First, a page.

Cymbal Anatomy

This section is a basic description of cymbals and cymbal types, and how they work and can be used. While foremost an introduction, more advanced players may still find useful information here.

Basic Anatomy

  • Bell

    The bell is at the center of the cymbal. Its shape and size affects the sound of the whole cymbal, and it is a useful playing area as it produces a separate type of sound, usually a clear tone, with a dominant higher pitch and sparse overtones. The bell can be used to play rhythmic figures or to accent such figures. It is normally played with the shank of the stick.

  • Surface

    The surface of the cymbal produces the majority of the cymbal’s vibration, and therefore its sound. The surface produces a variety of sounds by playing it with the tip of the drumstick, with the shank of the drumstick, with brushes, or with mallets. Playing the surface in different areas can also vary the sound. Playing closer to the edge produces lower and fuller sound, while playing close to the bell produces higher and tighter sound.

  • Edge

    Striking the edge of the cymbal produces the cymbal’s fullest sound, commonly referred to as «crash». The edge is the most delicate part of the cymbal and great care should be taken not to damage it in any way through nicks or dings.

  • Taper

    The taper is the gradual decrease in thickness from the bell to the edge. Some cymbals are thinner toward edge, but many are not.

  • Curvature or Bow

    When cymbals are hammered, the alloy expands sideways at the point of the hammer mark. This expansion causes the cymbal to become curved downward from the bell. The shape can vary from rather flat to very curved.

Cymbal Types

  • Ride

    Ride cymbals are larger and usually thicker cymbals. They are mainly used for playing rhythmic figures on the surface and the bell, but they can also be crashed. Ride playing is one of the most detailed and colorful parts of the overall rhythm created together with the bass drum and the snare. Ride cymbals usually build up less so one can play rhythmic patterns that will maintain good definition.

  • Crash

    Crashes are often thinner and smaller cymbals. They are mainly used for creating accents by hitting them across the edge. Crash cymbals provide an important element of the overall sound color of the cymbal set. Crash cymbals are usually very responsive so that the full cymbal sound can occur quickly at the desired point in the musical phrasing.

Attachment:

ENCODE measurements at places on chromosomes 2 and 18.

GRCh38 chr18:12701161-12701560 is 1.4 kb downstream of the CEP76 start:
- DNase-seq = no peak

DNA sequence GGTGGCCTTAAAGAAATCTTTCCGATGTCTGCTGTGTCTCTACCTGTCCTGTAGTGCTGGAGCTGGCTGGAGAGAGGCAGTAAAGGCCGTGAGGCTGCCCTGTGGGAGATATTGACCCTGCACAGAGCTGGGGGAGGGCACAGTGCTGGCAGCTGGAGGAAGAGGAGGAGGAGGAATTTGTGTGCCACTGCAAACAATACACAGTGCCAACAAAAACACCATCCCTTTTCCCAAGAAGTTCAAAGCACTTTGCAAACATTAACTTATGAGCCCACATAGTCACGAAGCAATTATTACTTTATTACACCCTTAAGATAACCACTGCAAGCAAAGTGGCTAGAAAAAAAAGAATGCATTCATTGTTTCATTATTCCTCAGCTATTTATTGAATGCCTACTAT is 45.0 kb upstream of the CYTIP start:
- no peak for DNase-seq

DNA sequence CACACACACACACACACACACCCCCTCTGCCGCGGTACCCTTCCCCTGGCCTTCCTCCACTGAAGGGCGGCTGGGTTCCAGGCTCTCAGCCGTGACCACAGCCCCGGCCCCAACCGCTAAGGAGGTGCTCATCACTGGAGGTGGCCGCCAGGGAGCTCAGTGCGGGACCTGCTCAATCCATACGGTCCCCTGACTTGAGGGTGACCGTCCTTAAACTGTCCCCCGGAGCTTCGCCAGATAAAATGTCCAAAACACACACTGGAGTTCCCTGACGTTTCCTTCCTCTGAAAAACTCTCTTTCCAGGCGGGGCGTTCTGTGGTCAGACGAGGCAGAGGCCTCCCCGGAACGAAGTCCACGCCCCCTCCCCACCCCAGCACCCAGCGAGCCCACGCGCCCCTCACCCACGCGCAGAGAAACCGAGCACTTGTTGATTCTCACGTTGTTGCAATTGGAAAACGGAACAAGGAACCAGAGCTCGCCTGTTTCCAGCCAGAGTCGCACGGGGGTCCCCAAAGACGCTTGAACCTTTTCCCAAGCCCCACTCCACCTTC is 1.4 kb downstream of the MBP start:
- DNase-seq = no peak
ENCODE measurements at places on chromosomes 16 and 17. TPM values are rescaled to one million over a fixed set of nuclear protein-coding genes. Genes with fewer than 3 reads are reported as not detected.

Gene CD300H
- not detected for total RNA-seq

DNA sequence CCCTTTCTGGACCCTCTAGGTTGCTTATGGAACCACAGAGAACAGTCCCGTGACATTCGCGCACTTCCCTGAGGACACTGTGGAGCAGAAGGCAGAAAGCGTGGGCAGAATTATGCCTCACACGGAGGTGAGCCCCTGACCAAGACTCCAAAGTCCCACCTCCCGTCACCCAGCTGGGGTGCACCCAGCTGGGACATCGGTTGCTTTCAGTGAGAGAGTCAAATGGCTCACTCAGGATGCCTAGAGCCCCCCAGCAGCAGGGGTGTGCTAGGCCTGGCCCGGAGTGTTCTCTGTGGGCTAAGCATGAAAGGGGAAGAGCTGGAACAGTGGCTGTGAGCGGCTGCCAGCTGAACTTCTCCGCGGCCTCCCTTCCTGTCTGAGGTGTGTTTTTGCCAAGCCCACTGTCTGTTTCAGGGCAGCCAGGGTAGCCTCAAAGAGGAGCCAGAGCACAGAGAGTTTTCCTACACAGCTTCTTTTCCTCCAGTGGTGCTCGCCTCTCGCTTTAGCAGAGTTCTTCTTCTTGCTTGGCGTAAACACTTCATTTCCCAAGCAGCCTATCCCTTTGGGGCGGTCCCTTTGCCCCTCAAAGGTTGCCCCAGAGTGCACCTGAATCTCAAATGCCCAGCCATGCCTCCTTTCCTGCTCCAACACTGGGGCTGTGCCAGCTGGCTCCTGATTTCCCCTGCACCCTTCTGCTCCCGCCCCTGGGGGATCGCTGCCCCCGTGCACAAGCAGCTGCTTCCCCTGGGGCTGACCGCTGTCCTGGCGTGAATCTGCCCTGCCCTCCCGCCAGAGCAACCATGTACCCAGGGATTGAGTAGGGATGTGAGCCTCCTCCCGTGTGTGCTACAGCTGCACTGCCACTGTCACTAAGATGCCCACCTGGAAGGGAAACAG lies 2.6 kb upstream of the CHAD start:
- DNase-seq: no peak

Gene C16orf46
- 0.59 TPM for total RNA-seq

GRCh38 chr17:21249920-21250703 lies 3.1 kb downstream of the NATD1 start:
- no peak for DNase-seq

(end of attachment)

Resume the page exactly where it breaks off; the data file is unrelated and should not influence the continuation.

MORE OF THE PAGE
• Multifunctional

    These are cymbals that combine ride and crash character. Ride figures are still audible and useful but the overall sound of the cymbal is lively, and crash accents will be full and usually quite energetic. Cymbals referred to just by weight, such as "Medium" belong to this category as do "Giant Beat" and "Big Beat" models.

  • Hi-Hat

    Hi-Hats are two paired cymbals. They are mounted opposite each other on a hi-hat stand. They can be closed or clashed together with a foot pedal. The top cymbal is usually thinner to make the hi-hat more responsive to stick work, and the two cymbals are often quite different in weight and sound. Hi-Hats can be played in a variety of ways: with the stick on the closed surface for distinct rhythmic patterns, half open on the surface or across the edge for full sounding rhythmic patterns. Closing the hi-hat rapidly produces the very short chick sound, which is used for rhythmic patterns, usually in context with ride, snare, and bass drum.

  • Splash

    Splash cymbals are very thin, small, and delicate cymbals that respond and fade quickly. Their main use is to set quick accents within the musical context.

  • China or Swish

    Chinese style cymbals, so named for their origin, feature an edge area that has a curvature opposite to the curvature of the main surface. The edge is curved upward, so that often the cymbal is mounted upside down for easier playing. Paiste also features «Novo» chinas, with a downward turned edge, so that the bell of the cymbal can also be used. Chinas can be used for crashing or in larger sizes for riding. They are very versatile cymbals with a generally coarse, complex frequency mix, which is often thought of as exotic, oriental and trashy. For simplcity's sake, «Swish» is just another name for this type of cymbal.